SBS 301 Cultural Diversity/Prof. Koptiuch         Fall 2007        Personal Memory Ethnographies

Carly McVay

Hello and Hide Kitty

      On Saturday, August 25, 2007, I attended my son’s friend, Jason’s first birthday party. The incident occurred after the usual chocolate havoc that a twelve month old wreaks on this special day.  After the baby, table, chairs, and floor were scrubbed to high heaven, it was time for all of the kids to play with the new toys that Jason received (he was preoccupied with the boxes and the packaging of his toys). Kirk, Jason’s nine year old brother, brought out his pink Hello Kitty doll to play with. Steve, the parent of another party-goer, asked Kirk why he had the doll and he proudly explained that it was a reward for cleaning his room.  Kirk’s mother, Brenda,  noticed that he was playing with the doll and she asked him to take his “animal” to his room.  Kirk ignored his mother’s stern request and began to play house with the fancy feline. 

    It was an elephant-in-the room moment. The parents’ blank stares suggested that my brain   was not the only one racing a marathon. Steve looked just as shocked as I was because he was shaking  his head disapprovingly at Brenda . Steve later mentioned how he felt about the incident:

“Why is Kirk’s mom, Brenda, allowing him to play with that Hello Kitty doll? That toy is specifically  for girls.  Jason, Kirk’s younger brother,  received cars and trucks for his     birthday so there are numerous boy-appropriate toys for Jake to play with.  Brenda is crazy.  Doesn’t she realize that she is turning her son into a homosexual?  Brenda is only making his life and her own more difficult by going along with Jake’s preference for girly toys.  I am sure that Jake would grow accustomed  to playing sports and rough-housing if Brenda prohibited him from playing with that doll.  In fact, I think he would enjoy it.  We must protect our kids from being different so they fit in with the rest of society.  Normal boys don’t play with dolls, bottom line.  Why did Brenda call the Hello Kitty an “animal”? It’s a doll, a  pink, frilly and sparkly doll! She must be ashamed of it also, otherwise, she would have called it what it really is.  I think I am going to talk to Brian, Kirk’s dad, and tell him to push Kirk into playing with more gender-appropriate toys since Brenda is only adding to the problem.”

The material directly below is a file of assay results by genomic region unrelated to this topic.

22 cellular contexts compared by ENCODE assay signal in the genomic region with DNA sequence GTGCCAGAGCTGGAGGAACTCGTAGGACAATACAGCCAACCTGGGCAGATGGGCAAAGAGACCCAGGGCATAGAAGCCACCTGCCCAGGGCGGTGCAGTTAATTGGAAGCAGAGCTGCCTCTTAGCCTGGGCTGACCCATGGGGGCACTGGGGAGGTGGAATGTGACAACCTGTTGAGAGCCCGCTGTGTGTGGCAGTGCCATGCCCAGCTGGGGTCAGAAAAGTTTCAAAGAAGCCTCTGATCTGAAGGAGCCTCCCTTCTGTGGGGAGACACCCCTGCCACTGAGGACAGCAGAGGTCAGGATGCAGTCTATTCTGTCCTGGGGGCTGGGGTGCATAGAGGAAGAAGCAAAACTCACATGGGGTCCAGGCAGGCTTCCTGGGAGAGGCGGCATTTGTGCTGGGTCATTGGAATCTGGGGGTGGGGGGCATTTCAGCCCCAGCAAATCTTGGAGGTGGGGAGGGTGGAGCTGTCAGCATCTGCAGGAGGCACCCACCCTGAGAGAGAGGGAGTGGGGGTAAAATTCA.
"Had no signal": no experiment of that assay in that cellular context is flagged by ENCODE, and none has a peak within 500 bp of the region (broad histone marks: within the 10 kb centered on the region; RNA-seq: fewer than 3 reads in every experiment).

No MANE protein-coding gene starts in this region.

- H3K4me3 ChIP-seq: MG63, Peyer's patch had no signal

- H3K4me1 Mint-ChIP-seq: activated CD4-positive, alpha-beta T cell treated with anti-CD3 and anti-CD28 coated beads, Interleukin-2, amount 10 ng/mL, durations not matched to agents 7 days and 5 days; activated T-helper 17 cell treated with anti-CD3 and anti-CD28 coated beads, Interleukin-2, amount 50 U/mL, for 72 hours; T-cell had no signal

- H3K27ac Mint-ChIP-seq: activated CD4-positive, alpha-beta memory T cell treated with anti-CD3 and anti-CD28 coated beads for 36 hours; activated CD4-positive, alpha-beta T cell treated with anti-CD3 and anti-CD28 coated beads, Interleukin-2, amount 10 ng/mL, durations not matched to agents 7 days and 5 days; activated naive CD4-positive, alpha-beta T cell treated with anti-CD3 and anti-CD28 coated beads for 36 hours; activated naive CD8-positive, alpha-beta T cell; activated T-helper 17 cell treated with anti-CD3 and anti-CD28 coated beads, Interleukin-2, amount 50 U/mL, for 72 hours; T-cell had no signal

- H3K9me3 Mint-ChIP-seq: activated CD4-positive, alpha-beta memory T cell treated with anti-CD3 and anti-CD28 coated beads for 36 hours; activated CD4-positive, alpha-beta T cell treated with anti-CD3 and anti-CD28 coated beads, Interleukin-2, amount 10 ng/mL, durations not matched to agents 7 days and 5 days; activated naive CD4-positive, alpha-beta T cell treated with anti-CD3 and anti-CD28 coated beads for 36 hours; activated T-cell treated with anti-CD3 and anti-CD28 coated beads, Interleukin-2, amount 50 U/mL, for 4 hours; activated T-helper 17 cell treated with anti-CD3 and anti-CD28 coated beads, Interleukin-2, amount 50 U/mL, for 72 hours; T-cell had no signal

After Steve’s examination of Brenda’s parenting skills, I too had to question what she was doing to Jake by allowing him to play with the doll. Although I did not agree with Steve’s solution for Kirk, I understand where he is coming from.  There are very limited representations of homosexuality in our society such as Rosie O’Donnell and Ellen Degeneres, who are both lesbians and highly successful talk show hosts,  but their sexuality was and is still downplayed on their talk shows in order to make them more appealing to the more conservative audiences.  Gay pride parades are held in almost every major city in the U.S. but they get less media coverage than a hot dog eating contest.  For Kirk, a young boy who enjoys playing with dolls and pretty things, there is nearly no one for him to relate to in the media.  This is where the problem lies.  I would not be able to relate with my own son if he behaved like Kirk. Would   I deny my child’s happiness by requiring gender appropriate toys? Blue+ violence=BOY, pink+maternal= GIRL?.  Toys are separated by gender in almost every store I go into. Is Kirk’s  mother breaking societal norms and turning her son into a sissy or a homosexual by allowing him to play with Hello Kitty? I literally lost sleep pondering over this question!